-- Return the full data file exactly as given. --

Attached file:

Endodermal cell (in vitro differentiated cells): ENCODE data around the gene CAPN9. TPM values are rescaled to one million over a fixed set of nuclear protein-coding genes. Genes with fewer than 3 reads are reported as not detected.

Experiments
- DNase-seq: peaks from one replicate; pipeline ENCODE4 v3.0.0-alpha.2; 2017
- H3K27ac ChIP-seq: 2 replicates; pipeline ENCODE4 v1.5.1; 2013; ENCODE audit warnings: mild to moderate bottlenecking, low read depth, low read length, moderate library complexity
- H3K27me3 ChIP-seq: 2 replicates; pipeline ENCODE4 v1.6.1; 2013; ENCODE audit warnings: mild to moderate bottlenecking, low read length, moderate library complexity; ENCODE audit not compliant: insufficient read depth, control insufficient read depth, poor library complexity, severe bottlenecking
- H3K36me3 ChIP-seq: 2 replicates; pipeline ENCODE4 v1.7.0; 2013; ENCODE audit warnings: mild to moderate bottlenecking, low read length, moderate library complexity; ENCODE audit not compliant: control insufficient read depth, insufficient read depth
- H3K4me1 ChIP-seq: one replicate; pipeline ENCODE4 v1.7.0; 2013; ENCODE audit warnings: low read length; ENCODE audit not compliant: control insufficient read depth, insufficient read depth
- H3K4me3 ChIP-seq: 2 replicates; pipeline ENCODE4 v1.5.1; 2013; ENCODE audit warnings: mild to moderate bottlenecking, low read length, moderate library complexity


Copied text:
Endodermal cell (in vitro differentiated cells): ENCODE data around the gene CAPN9. TPM values are rescaled to one million over a fixed set of nuclear protein-coding genes. Genes with fewer than 3 reads are reported as not detected.

Experiments
- DNase-seq: peaks from one replicate; pipeline ENCODE4 v3.0.0-alpha.2; 2017
- H3K27ac ChIP-seq: 2 replicates; pipeline ENCODE4 v1.5.1; 2013; ENCODE audit warnings: mild to moderate bottlenecking, low read depth, low read length, moderate library complexity
- H3K27me3 ChIP-seq: 2 replicates; pipeline ENCODE4 v1.6.1; 2013; ENCODE audit warnings: mild to moderate bottlenecking, low read length, moderate library complexity; ENCODE audit not compliant: insufficient read depth, control insufficient read depth, poor library complexity, severe bottlenecking
- H3K36me3 ChIP-seq: 2 replicates; pipeline ENCODE4 v1.7.0; 2013; ENCODE audit warnings: mild to moderate bottlenecking, low read length, moderate library complexity; ENCODE audit not compliant: control insufficient read depth, insufficient read depth
- H3K4me1 ChIP-seq: one replicate; pipeline ENCODE4 v1.7.0; 2013; ENCODE audit warnings: low read length; ENCODE audit not compliant: control insufficient read depth, insufficient read depth
- H3K4me3 ChIP-seq: 2 replicates; pipeline ENCODE4 v1.5.1; 2013; ENCODE audit warnings: mild to moderate bottlenecking, low read length, moderate library complexity